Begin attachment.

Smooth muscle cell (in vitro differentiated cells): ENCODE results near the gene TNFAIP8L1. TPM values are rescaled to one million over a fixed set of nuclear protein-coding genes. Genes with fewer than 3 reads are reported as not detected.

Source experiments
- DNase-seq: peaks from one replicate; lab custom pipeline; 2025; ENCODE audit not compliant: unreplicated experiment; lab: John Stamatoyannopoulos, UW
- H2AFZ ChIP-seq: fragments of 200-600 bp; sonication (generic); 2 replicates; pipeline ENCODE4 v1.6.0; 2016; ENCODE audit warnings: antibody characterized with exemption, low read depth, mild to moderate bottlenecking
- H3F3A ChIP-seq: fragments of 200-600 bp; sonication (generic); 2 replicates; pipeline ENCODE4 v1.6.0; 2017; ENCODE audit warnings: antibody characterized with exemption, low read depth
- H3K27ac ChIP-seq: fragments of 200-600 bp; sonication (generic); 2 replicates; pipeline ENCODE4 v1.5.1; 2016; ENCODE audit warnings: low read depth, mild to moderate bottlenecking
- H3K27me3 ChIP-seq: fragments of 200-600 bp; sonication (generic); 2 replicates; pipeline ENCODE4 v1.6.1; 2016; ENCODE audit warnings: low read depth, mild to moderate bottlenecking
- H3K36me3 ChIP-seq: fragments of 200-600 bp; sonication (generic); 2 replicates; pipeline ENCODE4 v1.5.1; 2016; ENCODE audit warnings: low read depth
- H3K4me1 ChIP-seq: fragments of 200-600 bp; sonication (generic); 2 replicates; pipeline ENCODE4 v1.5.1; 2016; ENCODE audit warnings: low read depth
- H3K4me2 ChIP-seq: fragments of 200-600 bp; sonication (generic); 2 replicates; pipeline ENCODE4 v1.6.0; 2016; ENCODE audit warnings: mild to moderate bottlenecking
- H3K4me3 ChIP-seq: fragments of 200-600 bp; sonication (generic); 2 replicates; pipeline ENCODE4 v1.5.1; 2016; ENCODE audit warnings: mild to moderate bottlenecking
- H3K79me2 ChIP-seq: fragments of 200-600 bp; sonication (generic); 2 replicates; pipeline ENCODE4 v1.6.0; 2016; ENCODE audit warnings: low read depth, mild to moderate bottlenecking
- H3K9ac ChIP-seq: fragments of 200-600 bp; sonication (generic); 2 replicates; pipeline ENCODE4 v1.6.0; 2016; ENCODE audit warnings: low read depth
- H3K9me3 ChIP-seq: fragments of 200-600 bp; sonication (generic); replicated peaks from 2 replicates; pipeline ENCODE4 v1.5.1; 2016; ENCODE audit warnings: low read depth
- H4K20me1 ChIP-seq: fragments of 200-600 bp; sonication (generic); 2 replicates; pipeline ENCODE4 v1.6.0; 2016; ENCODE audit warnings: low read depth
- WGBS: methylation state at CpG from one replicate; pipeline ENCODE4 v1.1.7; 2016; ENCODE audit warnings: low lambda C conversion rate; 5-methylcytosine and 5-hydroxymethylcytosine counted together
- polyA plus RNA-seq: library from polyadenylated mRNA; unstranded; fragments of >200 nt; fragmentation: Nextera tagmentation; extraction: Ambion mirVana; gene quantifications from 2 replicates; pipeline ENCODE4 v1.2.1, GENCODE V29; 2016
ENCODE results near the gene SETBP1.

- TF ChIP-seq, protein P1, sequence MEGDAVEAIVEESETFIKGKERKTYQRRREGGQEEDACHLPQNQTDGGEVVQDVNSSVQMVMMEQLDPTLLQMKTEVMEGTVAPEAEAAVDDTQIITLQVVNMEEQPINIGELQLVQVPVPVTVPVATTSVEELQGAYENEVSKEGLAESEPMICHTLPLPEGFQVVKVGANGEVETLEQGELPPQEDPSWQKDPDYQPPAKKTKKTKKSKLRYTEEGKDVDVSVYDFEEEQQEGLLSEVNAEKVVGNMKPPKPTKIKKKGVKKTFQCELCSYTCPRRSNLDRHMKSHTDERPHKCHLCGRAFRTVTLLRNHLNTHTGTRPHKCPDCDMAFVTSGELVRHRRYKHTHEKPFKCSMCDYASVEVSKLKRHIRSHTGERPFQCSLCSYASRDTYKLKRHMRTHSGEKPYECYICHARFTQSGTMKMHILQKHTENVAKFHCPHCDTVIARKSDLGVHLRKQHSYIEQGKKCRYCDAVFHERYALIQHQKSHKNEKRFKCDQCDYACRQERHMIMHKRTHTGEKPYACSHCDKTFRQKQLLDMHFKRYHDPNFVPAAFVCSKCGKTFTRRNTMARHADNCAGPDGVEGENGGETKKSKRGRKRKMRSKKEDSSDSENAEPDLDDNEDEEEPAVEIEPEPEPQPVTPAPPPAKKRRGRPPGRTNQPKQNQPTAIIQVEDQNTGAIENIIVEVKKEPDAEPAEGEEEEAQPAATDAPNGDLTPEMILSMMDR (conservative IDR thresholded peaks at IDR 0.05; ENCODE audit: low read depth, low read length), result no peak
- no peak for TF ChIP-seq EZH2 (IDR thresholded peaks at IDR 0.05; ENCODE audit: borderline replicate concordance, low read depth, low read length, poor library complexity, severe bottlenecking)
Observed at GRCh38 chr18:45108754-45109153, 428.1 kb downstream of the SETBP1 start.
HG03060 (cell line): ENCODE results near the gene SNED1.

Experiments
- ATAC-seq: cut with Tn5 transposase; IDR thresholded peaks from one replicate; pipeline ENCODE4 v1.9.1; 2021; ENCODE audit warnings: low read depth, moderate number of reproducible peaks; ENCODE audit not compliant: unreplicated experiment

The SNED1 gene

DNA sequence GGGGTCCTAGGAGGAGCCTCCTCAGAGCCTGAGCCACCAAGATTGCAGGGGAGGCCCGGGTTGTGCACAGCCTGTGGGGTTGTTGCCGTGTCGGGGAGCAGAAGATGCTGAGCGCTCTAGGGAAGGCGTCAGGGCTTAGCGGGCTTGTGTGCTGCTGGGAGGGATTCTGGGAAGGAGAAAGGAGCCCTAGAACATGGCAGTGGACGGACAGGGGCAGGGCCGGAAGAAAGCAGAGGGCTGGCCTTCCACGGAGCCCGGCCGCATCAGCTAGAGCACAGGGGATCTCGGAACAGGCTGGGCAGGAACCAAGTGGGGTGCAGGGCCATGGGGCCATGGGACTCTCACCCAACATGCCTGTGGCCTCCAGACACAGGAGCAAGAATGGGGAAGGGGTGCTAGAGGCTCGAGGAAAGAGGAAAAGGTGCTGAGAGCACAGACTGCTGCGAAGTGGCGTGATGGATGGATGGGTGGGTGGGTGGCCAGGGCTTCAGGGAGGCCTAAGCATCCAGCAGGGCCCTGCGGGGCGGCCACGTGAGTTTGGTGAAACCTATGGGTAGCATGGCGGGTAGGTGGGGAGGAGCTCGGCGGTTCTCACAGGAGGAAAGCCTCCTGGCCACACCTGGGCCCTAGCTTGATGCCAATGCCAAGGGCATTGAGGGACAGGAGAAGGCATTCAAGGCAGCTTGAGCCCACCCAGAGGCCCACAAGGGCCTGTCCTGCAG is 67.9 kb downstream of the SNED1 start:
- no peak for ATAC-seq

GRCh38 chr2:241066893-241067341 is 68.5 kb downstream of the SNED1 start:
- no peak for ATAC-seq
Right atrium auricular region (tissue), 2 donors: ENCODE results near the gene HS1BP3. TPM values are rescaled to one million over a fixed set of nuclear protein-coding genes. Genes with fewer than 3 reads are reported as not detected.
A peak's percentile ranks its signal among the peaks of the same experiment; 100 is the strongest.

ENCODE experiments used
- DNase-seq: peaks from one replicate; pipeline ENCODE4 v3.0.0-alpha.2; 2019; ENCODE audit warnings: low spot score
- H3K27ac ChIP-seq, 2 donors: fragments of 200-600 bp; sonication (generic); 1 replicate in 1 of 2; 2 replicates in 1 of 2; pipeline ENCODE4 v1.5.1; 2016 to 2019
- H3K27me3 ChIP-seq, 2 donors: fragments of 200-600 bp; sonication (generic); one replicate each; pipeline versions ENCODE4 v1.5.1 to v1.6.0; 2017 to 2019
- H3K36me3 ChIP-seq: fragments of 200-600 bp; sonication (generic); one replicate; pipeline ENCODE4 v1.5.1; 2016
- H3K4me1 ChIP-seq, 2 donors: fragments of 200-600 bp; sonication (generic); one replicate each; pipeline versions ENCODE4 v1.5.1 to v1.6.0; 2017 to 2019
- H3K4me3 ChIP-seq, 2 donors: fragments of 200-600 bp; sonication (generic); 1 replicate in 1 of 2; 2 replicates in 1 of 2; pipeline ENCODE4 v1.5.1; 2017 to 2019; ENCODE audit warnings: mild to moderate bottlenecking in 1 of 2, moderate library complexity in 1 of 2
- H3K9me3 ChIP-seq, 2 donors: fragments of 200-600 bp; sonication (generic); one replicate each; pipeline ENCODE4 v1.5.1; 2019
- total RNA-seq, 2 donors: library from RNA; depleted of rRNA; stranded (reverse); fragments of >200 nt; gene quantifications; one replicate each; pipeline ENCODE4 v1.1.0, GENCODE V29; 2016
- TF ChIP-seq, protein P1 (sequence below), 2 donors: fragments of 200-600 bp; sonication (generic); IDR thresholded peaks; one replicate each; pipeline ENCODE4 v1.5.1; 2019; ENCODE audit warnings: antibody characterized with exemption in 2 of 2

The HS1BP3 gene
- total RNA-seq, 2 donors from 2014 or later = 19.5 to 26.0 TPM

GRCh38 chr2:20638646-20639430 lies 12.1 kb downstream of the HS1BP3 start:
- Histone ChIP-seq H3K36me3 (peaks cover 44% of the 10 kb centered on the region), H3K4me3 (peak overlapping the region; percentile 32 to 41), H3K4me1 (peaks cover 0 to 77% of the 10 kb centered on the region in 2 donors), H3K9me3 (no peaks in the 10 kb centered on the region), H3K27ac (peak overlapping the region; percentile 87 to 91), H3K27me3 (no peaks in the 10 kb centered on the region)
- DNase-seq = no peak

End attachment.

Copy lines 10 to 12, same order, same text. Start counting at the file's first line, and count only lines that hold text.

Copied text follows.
- H3K4me2 ChIP-seq: fragments of 200-600 bp; sonication (generic); 2 replicates; pipeline ENCODE4 v1.6.0; 2016; ENCODE audit warnings: mild to moderate bottlenecking
- H3K4me3 ChIP-seq: fragments of 200-600 bp; sonication (generic); 2 replicates; pipeline ENCODE4 v1.5.1; 2016; ENCODE audit warnings: mild to moderate bottlenecking
- H3K79me2 ChIP-seq: fragments of 200-600 bp; sonication (generic); 2 replicates; pipeline ENCODE4 v1.6.0; 2016; ENCODE audit warnings: low read depth, mild to moderate bottlenecking